Gods of the Nabban, set in the world of the caravan road and falling chronologically after The Storyteller, Blackdog, and the two volumes of Marakand, The Leopard and The Lady, is out in September 2016 from Pyr.

My main scholarly interests are ancient and medieval history and languages, and the history of children’s fantasy literature. What else can I say? My life is unexciting. I live with a wicked white husky-mix dog and aspire to an arboretum of my own.

Here on Goodreads, I’m only rating/reviewing books I’ve really liked a lot. Sometimes I rate with stars, sometimes I don’t, but a book is only on my Goodreads shelves if I liked it. For serious critical analysis from me, you’ll have to turn to Quests and Kingdoms or Beyond Window-Dressing.

  • Paperback: 565 pages
  • Publisher: Pyr (September 6, 2016)
  • ISBN-10: 1633882039
  • ISBN-13: 978-1633882034


The fugitive slave Ghu has ended the assassin Ahjvar’s century-long possession by a murderous and hungry ghost, but at great cost. Heir of the dying gods of Nabban, he is drawn back to the empire he fled as a boy, journeying east on the caravan road with Ahjvar at his side.

Haunted by memory of those he has slain, Ahjvar is ill in mind and body, a danger to those about him and to the man who loves him most of all. Tortured by violent nightmares, he believes himself mad. Only his determination not to leave Ghu to face his fate alone keeps Ahjvar from asking to be freed at last from his unnatural life.

Innocent and madman, god and assassin–two men to seize an empire from the tyrannical descendants of the devil Yeh-Lin. But in war-torn Nabban, enemies of gods and humans stir in the shadows. Yeh-Lin herself meddles with the heir of her enemies and his soul-shattered companion, as the fate of the empire rests on their shoulders.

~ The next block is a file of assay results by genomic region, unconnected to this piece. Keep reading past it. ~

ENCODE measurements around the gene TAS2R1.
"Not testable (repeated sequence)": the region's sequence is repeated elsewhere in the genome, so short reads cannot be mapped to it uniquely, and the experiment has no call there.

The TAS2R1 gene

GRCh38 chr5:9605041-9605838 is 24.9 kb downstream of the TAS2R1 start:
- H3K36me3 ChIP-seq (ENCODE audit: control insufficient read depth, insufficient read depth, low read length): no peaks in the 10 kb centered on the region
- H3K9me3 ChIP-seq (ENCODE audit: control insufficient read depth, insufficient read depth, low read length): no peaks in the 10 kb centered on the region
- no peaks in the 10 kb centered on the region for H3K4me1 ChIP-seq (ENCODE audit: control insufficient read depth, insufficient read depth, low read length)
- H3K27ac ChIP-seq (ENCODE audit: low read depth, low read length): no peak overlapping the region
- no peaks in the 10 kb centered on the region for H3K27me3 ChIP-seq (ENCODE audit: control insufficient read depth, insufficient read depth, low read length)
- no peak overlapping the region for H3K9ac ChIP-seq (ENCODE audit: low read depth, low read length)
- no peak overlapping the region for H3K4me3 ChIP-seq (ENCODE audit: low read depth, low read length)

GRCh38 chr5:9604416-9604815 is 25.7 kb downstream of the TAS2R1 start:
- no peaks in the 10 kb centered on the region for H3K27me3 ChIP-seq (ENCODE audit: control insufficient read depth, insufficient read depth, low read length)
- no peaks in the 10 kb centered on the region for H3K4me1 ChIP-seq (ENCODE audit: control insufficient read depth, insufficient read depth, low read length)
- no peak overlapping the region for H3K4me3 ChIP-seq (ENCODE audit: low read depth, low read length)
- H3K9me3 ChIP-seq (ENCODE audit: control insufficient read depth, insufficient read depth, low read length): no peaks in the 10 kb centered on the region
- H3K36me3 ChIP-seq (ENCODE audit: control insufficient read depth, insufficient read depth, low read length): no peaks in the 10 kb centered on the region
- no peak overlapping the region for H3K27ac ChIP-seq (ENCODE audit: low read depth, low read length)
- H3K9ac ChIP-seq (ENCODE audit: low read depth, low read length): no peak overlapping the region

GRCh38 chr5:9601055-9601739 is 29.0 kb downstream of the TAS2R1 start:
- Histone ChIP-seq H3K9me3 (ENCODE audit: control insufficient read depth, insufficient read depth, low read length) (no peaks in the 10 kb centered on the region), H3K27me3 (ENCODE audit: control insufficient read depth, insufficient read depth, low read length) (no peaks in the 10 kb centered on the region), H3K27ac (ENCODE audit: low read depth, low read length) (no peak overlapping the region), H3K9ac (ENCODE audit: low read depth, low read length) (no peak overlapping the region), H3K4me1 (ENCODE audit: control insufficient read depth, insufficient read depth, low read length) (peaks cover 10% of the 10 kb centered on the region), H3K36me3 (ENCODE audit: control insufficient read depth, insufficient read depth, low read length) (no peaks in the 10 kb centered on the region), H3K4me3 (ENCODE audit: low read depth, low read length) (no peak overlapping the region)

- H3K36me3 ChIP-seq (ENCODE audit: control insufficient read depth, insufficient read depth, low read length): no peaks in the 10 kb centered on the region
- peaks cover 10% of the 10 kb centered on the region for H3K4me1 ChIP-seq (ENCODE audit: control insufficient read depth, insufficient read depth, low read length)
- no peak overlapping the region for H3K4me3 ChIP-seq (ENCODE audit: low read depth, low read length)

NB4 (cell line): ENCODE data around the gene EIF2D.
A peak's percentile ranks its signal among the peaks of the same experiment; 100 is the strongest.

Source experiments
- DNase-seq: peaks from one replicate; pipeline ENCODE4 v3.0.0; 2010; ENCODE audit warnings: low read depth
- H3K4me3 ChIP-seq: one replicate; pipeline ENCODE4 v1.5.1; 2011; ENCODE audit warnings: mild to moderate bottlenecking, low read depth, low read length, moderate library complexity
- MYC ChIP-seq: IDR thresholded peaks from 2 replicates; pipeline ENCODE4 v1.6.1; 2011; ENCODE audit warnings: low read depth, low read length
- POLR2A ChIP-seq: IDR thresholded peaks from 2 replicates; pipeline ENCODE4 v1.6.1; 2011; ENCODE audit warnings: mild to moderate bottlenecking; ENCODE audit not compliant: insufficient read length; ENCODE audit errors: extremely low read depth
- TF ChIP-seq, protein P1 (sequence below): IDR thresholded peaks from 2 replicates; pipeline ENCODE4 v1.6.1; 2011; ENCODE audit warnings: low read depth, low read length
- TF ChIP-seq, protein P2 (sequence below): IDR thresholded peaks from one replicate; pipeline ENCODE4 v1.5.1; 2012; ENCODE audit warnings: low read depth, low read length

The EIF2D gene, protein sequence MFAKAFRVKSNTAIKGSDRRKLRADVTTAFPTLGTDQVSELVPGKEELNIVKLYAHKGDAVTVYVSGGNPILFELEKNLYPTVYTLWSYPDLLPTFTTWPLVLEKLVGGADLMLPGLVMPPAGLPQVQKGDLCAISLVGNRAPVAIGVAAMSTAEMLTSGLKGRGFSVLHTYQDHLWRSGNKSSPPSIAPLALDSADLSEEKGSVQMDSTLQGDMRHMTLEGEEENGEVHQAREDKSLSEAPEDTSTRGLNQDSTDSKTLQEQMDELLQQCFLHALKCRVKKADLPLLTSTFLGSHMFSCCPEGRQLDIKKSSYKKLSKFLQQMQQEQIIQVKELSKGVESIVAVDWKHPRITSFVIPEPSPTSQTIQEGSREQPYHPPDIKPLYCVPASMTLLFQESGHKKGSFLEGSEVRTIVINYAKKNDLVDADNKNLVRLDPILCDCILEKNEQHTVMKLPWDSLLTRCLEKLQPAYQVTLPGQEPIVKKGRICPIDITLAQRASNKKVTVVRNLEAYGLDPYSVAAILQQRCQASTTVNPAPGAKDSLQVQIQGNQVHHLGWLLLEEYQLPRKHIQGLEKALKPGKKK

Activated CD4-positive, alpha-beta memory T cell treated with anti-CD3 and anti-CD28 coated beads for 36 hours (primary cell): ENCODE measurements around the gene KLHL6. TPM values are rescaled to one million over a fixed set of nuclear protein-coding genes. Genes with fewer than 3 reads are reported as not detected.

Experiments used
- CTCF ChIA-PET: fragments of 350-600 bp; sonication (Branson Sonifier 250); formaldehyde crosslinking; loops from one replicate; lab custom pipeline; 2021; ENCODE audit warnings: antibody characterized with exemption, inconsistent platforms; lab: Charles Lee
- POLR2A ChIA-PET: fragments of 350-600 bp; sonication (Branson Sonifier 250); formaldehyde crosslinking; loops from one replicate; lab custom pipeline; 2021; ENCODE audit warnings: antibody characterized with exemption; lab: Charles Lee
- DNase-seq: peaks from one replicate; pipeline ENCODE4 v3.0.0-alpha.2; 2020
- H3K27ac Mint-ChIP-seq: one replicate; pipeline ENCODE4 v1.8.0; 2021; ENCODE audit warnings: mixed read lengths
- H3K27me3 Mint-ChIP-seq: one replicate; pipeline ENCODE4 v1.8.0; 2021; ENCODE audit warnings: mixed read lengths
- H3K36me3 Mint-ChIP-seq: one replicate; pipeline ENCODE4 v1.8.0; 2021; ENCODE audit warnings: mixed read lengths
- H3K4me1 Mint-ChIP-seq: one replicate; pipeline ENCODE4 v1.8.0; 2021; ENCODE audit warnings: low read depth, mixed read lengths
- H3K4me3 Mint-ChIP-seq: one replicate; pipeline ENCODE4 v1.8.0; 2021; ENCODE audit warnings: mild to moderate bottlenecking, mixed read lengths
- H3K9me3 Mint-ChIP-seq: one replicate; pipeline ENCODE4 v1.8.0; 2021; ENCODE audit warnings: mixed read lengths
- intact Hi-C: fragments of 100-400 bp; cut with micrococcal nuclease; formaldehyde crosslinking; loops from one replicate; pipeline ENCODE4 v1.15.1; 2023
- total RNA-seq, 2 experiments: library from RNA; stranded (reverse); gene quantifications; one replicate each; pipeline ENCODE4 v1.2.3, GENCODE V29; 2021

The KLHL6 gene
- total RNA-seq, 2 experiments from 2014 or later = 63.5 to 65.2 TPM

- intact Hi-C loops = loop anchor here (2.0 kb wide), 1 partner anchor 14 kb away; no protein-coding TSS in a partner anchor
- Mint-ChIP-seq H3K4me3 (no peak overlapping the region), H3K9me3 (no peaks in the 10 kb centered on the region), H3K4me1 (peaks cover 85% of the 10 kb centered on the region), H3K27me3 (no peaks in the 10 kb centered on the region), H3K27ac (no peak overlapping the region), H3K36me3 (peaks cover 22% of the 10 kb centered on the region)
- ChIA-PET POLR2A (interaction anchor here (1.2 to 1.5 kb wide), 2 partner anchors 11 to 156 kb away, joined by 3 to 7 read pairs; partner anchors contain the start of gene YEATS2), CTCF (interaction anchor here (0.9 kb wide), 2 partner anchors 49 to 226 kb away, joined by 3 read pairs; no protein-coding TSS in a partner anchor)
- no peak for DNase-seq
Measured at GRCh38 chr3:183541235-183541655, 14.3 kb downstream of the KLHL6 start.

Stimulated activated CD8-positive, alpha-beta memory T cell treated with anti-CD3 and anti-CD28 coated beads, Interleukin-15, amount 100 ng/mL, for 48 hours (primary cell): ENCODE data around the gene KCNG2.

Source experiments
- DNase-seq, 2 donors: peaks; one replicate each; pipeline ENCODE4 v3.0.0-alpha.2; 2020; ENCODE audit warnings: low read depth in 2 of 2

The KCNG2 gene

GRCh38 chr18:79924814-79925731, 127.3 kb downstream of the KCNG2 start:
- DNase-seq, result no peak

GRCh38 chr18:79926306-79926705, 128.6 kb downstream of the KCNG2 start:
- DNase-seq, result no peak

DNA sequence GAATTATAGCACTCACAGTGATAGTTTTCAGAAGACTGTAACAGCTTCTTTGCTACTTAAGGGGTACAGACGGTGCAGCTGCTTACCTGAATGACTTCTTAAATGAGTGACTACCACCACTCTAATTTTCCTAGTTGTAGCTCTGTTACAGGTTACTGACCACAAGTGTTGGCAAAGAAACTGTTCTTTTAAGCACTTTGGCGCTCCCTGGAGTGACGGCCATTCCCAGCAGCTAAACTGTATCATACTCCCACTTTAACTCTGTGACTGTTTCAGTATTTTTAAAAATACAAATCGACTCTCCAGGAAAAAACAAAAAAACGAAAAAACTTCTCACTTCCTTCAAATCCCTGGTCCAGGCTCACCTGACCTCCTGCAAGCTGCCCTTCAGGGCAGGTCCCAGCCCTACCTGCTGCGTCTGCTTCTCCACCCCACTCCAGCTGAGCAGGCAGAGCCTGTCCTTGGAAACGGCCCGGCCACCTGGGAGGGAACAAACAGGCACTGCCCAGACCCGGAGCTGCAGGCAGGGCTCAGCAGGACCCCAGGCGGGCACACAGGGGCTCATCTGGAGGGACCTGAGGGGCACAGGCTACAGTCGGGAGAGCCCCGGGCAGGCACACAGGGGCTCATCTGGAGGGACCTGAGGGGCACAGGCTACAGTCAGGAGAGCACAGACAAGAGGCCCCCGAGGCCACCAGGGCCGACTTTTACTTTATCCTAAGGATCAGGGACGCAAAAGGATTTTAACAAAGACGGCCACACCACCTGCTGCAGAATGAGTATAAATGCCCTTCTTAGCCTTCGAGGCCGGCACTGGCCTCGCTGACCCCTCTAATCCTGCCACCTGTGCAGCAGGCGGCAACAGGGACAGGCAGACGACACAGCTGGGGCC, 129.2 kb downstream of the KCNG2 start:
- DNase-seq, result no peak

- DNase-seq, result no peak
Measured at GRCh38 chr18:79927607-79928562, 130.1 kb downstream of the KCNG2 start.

The Leopard

The Lady

by K. V. Johansen

“A lyrical and beguiling fantasy of gods and tortured souls, of grand magics and human frailty. Wonderful books that stand well above your average epic, Johansen’s novels are beautifully written, timeless fantasy Tolkien himself would have loved.”

—TOM LLOYD, author of Stranger of Tempest

“If you like epic fantasy full of flawed, diverse, bickering characters banding together to heal both their world and themselves, Gods of Nabban has got you covered. If you want a story with compelling, psychologically rich characters and a fascinating setting of empires, nomads, gods, and ghosts, it has all of that. And if you enjoy the pure sword-and-sorcery thrill of watching the toughest SOBs on the planet facing down a ruthless army of evil, it’s got that too. K. V. Johansen takes you on a fantastic journey you won’t forget.”
—CHRIS WILLRICH, author of the Gaunt and Bone series

“K. V. Johansen has woven a fabulous epic. Exciting, passionate, and lyrical, with characters that loom larger than life on a grand stage.”

—JON SPRUNK, author of The Book of the Black Earth series

“KV Johansen has crafted a captivating world of gods, demons, wizards and warriors. Enriched by a keen eye for character and masterly, lyrical prose this is an insightful look at the corrosive nature of power on the human soul, not to mention featuring some of the best swordfights I’ve ever read.”
—ANTHONY RYAN, author of the Raven’s Shadow trilogy and The Waking Fire (reviewing Blackdog) 

“Johansen has found a winning combination: the modern epic fantasy penchant for a cast of thousands and the golden age feeling of a tale of Conan or Fafhrd and the Gray Mouser dueling with gods gone mad.”
–Publishers Weekly (reviewing The Lady)

“Blackdog is an absorbing story of a man and a goddess on the run, struggling to survive against impossible odds — all in one can’t-put-it-down volume.”
–io9 (reviewing Blackdog)

“Her world is full of rich and vivid detail… High fantasy for lovers of mythology and of powerful beings in human form, this adult fantasy debut should appeal to fans of Robert Jordan’s “Wheel of Time” series.”
–Library Journal (reviewing Blackdog)